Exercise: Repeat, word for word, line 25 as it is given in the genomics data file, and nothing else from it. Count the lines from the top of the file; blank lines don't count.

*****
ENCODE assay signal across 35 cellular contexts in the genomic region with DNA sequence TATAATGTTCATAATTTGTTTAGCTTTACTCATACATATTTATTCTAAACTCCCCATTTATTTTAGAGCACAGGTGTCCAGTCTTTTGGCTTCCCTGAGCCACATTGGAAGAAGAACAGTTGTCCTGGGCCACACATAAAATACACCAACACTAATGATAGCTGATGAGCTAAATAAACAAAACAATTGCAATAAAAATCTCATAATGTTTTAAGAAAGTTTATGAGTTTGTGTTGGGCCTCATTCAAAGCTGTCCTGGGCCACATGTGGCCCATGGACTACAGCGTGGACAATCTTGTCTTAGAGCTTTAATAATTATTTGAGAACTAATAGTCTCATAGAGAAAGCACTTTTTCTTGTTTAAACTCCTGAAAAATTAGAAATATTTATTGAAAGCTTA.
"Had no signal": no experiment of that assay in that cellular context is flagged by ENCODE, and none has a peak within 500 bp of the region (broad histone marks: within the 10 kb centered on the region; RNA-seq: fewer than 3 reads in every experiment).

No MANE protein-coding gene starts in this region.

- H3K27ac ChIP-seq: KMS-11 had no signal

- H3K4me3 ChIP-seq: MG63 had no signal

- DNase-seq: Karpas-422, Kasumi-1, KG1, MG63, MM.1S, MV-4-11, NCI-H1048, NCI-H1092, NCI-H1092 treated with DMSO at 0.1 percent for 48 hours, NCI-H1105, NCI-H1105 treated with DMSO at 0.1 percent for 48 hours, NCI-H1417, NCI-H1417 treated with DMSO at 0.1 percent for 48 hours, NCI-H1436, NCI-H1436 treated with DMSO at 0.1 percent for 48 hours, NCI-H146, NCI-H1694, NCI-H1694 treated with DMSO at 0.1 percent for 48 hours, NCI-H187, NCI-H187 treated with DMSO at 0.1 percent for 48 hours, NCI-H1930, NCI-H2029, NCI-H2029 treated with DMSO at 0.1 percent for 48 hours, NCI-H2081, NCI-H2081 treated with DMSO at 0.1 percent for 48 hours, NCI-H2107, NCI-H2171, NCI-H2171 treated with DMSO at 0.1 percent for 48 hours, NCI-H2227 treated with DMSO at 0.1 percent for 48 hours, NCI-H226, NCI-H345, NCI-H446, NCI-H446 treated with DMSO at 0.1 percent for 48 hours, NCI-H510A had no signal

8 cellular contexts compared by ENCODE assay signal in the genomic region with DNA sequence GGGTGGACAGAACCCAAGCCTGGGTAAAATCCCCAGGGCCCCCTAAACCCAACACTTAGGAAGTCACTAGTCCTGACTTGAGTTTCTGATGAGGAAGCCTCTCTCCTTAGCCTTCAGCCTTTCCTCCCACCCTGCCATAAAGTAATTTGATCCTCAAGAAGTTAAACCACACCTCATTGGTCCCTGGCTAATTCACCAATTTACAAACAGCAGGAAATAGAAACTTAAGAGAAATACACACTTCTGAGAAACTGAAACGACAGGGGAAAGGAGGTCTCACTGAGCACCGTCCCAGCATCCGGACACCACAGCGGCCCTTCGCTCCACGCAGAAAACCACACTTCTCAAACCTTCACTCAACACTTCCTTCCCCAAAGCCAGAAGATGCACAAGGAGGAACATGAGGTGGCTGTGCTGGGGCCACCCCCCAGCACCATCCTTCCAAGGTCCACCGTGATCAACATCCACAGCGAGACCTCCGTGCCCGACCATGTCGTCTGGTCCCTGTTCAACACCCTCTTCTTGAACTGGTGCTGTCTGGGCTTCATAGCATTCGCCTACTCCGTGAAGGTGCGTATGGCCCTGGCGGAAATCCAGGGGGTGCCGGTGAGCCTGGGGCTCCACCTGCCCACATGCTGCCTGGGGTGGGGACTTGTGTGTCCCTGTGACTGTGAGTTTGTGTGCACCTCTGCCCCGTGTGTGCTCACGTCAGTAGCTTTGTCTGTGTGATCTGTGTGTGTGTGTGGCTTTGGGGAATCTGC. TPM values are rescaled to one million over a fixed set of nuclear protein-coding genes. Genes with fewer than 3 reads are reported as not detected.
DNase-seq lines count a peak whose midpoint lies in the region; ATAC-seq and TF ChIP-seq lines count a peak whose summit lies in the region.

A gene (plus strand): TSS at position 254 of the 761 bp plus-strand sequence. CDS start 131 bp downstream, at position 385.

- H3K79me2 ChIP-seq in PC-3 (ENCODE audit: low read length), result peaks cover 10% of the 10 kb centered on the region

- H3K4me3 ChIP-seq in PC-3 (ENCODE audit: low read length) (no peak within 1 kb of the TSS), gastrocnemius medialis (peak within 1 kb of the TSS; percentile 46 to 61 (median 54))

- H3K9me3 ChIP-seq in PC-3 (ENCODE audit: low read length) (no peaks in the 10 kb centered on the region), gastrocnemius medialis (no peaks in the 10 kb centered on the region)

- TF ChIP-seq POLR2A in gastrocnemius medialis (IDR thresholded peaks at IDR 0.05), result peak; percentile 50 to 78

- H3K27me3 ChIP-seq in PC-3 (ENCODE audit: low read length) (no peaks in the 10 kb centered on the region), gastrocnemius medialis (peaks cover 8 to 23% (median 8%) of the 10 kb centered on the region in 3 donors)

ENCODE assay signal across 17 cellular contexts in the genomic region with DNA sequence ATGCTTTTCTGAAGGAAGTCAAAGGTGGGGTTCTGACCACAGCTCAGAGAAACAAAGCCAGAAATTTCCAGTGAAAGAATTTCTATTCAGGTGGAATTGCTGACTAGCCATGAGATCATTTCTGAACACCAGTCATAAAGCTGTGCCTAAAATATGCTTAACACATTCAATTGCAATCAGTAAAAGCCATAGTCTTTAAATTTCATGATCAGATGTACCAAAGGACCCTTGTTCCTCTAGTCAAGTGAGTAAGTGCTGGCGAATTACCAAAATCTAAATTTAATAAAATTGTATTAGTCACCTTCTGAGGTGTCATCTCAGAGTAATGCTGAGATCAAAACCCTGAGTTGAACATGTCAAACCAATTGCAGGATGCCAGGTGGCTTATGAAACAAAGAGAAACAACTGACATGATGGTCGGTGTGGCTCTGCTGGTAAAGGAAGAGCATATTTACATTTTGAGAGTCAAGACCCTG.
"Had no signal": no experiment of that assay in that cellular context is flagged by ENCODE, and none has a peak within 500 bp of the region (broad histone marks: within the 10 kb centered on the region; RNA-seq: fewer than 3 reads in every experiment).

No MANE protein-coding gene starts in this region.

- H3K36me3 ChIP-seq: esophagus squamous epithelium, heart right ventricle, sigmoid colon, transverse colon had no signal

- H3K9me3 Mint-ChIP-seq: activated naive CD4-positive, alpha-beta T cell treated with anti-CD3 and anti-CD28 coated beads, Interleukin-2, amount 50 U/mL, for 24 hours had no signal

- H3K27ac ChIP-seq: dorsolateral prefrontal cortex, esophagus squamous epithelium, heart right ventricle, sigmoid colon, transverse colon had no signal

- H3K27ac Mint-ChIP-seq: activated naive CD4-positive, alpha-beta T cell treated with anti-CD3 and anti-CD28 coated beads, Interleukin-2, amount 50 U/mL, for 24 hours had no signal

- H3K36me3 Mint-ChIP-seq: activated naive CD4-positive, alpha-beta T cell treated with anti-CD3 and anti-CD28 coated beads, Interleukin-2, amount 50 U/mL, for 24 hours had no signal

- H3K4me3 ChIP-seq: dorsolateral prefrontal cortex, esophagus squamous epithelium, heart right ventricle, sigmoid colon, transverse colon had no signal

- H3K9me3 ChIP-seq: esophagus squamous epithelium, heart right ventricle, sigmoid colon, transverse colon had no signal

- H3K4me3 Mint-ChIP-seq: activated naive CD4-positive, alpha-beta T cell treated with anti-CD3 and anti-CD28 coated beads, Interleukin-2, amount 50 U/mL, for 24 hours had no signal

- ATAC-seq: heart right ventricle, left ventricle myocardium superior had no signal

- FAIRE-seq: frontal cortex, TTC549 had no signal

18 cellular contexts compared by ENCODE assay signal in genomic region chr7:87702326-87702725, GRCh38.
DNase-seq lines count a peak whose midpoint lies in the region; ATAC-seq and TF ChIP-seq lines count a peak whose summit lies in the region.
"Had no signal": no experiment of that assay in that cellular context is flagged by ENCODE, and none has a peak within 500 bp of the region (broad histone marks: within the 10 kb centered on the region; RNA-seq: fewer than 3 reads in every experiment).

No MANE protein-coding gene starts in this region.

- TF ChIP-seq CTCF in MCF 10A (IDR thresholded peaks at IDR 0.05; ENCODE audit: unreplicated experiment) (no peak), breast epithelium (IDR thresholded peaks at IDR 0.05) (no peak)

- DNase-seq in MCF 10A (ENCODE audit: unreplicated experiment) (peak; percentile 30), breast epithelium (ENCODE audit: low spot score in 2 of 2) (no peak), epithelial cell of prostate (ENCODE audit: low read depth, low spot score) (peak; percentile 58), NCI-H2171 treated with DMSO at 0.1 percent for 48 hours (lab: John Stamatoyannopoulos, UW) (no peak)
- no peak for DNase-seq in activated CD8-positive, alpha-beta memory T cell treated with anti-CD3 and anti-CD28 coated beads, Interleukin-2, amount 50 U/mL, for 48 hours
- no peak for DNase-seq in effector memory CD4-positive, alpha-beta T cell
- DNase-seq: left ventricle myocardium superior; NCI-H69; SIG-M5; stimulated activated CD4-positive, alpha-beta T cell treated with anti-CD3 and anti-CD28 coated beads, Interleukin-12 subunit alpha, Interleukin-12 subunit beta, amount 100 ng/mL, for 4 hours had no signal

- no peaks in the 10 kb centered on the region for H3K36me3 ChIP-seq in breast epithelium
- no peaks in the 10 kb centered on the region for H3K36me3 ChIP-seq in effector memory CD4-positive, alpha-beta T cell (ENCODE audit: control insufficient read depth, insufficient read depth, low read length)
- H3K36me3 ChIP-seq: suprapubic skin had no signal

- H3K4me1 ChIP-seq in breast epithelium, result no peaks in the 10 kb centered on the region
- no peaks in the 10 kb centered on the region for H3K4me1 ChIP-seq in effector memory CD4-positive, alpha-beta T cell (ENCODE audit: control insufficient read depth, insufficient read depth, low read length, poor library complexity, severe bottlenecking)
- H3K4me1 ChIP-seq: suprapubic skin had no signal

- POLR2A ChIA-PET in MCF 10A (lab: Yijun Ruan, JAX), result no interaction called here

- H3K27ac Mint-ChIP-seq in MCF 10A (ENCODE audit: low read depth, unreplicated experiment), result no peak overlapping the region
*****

- H3K4me3 Mint-ChIP-seq: activated naive CD4-positive, alpha-beta T cell treated with anti-CD3 and anti-CD28 coated beads, Interleukin-2, amount 50 U/mL, for 24 hours had no signal